Akinbola grew up in Columbia, Missouri, surrounded by art thanks to his parents, who ran an arts nonprofit there. “On the weekends when I couldn’t stay home by myself, I would follow them there,” he recalls. “The studio was always full of art books and material for me to make use of.” It wasn’t until Akinbola was older and movements such as Fluxus and Arte Povera showed him the possibility of art that he saw it as a viable career path.

This spring, Akinbola, who is represented by Sean Kelly Gallery in New York and Night Gallery in Los Angeles, will have his second solo show at Night Gallery open from the end of March. He credits New York for kick-starting his career. “There’s just so much that goes on here, so many things happening, so many people to meet, so many places to be,” says Akinbola. “New York gives me hope, I always feel like tomorrow is another opportunity for anything to happen. The city keeps it fresh and exciting and applies pressure to you where you have to step out of your comfort zone to try and chase your dream.”

Lucia Hierro

Lucia Hierro takes images of typical items — Tropical Queso de Papa, bricks of Café Bustelo, bags of Domino sugar, Chifles plantain chips — stocked in New York bodegas and grocery stores, elevating them into fine art in her commentary on the capitalism and consumption that defines American culture.

The Dominican-American artist — who was born and raised in Washington Heights and Inwood, the predominantly Dominican neighborhoods located at the northern tip of Manhattan — grew up between two cultures. “Where I grew up is an amalgamation of Manhattan and the Dominican Republic — the result of which feels spiritually ubiquitous,” says Hierro. “It’s hard for that to not come into the work even when the work is about all of our consumption, not just the demographics.”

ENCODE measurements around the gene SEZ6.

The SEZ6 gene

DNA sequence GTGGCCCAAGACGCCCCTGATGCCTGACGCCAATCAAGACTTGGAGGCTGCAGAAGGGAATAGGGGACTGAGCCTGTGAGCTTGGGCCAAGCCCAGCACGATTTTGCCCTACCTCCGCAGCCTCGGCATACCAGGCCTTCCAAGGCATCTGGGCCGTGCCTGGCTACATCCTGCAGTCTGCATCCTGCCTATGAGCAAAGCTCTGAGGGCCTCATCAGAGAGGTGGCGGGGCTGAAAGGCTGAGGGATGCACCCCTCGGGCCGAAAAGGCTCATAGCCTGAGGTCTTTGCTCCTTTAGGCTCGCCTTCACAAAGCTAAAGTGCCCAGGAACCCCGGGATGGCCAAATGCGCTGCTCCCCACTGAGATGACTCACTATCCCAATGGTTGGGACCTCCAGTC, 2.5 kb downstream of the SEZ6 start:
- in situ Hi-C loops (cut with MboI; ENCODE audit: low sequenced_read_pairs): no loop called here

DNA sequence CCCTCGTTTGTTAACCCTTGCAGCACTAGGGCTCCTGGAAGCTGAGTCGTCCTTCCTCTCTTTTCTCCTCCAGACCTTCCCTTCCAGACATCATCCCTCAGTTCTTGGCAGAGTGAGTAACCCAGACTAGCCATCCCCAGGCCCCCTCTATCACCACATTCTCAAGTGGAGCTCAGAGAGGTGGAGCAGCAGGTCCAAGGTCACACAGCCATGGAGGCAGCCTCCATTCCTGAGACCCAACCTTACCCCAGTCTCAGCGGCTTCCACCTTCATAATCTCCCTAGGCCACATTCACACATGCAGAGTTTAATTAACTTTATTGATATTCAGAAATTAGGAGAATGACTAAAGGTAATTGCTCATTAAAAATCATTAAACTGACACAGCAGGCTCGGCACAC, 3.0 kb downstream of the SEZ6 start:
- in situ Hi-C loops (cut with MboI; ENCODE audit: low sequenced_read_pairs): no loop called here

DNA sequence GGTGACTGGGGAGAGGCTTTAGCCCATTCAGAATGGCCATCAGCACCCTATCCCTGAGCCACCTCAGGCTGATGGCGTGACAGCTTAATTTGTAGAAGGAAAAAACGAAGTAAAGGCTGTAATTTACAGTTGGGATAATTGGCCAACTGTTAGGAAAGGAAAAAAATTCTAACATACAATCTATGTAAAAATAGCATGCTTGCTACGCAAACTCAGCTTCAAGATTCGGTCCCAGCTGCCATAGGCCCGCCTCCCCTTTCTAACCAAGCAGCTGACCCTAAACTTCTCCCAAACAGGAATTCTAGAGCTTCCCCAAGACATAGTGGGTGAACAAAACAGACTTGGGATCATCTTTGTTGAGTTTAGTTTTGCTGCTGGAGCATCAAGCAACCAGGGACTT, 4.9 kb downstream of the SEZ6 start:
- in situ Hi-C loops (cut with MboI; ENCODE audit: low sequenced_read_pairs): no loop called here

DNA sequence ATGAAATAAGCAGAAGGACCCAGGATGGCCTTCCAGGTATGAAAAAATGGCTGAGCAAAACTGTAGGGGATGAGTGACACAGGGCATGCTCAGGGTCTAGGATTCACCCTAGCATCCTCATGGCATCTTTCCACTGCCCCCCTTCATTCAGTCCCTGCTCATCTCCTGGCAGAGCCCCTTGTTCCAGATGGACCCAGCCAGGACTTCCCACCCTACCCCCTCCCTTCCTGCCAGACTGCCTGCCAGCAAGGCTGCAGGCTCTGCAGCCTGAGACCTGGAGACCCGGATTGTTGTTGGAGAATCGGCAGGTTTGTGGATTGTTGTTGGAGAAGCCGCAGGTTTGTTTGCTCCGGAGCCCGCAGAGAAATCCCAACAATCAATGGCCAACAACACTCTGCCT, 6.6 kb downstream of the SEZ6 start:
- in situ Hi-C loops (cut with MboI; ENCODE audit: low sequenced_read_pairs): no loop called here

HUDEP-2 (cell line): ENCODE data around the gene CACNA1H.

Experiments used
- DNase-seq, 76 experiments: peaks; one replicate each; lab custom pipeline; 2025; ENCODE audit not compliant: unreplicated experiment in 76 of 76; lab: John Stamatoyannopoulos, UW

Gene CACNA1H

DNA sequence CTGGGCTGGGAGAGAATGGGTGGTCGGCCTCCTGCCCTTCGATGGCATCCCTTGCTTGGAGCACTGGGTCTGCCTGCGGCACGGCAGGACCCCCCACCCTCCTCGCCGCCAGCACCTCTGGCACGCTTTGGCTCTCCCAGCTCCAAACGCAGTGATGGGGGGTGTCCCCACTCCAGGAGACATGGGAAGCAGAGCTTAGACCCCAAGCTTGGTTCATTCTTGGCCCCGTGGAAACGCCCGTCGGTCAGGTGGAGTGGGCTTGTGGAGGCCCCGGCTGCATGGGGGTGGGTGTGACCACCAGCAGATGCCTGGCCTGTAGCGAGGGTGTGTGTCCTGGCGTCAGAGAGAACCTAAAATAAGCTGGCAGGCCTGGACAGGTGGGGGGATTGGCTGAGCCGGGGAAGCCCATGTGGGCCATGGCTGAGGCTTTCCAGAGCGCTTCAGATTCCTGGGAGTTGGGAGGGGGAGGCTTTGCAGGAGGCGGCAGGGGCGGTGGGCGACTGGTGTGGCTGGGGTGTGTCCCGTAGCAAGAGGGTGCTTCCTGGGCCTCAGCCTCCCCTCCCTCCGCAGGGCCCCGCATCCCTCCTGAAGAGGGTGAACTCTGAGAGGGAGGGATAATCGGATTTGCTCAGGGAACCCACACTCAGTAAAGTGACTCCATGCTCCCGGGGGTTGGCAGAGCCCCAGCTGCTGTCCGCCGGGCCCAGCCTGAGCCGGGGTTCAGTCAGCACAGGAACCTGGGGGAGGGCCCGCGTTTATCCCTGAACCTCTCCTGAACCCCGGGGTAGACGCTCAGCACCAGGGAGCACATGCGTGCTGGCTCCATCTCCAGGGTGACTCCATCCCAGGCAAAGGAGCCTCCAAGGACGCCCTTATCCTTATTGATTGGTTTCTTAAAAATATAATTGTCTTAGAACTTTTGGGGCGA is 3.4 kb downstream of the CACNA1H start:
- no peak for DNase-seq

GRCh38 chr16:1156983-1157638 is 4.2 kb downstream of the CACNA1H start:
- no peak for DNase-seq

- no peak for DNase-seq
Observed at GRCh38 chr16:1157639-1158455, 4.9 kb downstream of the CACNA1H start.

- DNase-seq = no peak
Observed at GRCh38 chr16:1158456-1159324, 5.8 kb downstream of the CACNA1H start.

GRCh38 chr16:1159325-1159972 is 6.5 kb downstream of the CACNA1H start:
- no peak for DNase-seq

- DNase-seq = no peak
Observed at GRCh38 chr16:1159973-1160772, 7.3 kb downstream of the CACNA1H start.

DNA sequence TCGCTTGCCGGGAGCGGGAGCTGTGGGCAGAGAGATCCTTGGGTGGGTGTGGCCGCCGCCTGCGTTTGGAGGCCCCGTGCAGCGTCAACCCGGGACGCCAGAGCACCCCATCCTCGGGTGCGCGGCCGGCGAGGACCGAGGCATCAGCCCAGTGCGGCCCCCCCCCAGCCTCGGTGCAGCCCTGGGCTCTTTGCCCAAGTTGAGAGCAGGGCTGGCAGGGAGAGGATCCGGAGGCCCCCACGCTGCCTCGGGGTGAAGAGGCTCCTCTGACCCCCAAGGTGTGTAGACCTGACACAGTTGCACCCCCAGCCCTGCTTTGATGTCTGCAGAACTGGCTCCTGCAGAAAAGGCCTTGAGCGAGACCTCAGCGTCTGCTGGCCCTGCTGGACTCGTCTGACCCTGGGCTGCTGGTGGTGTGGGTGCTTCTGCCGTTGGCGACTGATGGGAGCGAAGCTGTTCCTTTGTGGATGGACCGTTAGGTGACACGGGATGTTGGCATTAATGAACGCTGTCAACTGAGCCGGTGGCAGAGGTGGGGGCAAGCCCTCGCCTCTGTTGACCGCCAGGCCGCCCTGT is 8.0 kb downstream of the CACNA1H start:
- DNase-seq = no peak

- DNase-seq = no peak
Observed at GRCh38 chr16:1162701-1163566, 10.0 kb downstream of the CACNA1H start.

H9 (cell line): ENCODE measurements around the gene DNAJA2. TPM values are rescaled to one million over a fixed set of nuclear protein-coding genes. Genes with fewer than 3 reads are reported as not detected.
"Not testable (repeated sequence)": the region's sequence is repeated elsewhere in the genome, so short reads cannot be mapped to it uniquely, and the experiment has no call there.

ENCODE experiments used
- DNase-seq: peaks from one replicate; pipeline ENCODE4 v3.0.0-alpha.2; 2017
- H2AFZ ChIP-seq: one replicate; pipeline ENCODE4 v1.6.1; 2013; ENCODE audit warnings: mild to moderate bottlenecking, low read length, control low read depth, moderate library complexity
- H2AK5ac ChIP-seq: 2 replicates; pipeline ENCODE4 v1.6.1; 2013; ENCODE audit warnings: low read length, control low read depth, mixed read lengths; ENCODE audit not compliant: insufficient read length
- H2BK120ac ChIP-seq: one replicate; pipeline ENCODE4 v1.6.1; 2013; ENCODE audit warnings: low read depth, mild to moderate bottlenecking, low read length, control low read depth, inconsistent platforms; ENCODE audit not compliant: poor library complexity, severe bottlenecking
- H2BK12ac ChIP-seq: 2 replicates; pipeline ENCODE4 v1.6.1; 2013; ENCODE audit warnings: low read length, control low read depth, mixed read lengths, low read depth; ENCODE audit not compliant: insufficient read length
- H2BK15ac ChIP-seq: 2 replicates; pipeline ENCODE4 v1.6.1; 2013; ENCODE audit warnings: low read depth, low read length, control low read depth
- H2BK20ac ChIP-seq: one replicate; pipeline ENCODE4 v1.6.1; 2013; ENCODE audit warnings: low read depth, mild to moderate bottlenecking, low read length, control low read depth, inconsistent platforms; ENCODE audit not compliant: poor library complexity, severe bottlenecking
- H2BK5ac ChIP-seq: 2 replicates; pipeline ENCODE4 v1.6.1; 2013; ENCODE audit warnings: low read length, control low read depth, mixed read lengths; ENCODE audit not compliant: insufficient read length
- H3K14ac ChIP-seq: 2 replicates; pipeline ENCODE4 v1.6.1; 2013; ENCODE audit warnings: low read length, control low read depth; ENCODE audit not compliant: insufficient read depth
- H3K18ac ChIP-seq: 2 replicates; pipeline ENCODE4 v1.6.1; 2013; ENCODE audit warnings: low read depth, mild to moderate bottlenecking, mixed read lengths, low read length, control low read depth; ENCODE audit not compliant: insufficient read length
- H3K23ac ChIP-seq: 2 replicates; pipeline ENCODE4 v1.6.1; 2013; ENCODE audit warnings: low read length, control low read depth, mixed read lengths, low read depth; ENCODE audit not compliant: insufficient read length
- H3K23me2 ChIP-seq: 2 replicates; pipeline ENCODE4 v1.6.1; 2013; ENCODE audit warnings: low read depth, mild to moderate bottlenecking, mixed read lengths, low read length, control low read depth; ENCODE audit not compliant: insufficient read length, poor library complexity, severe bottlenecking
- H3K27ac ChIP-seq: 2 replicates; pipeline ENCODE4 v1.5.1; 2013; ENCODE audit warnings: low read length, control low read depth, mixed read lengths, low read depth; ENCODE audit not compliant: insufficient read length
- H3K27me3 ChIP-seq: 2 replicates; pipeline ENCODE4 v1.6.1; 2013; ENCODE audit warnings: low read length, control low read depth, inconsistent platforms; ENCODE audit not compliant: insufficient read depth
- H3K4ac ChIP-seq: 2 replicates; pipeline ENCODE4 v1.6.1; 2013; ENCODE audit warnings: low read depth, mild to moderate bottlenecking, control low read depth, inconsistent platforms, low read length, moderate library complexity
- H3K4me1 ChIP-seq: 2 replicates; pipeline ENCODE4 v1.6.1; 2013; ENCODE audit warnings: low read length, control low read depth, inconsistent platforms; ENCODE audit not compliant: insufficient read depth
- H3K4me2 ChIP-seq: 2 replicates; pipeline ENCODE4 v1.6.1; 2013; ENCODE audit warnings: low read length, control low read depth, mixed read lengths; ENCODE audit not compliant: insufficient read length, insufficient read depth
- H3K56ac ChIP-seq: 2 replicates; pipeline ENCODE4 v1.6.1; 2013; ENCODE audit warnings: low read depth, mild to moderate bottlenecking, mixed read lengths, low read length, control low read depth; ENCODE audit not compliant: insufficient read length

Hierro came of age in New York surrounded by creativity. “My father is a musician-composer,” she explains. “I grew up watching artistic expression and how it affected people. I don’t know a life outside of the arts.” For Hierro, art is a way to escape society’s ills. “In a capitalist, racist, patriarchal world, being an artist meant freedom,” she says.

Hierro’s process begins with research, notes, and photographs. She then prints the images on fabric before creating installations and individual pieces. Like the Pop artists, Hierro uses everyday objects as a way to communicate how these products define us. Rows of chips bags hang on walls. Transparent bags are filled with dish soap, Air Jordan 1s, and Hostess cupcakes — objects that give the viewer a sense of nostalgia and familiarity.

“The work deals with late-stage capitalism and the ways we have formed identities around products, materials, images, architecture, all of which have been designed for a myriad of purposes — some good, some not so good,” she says.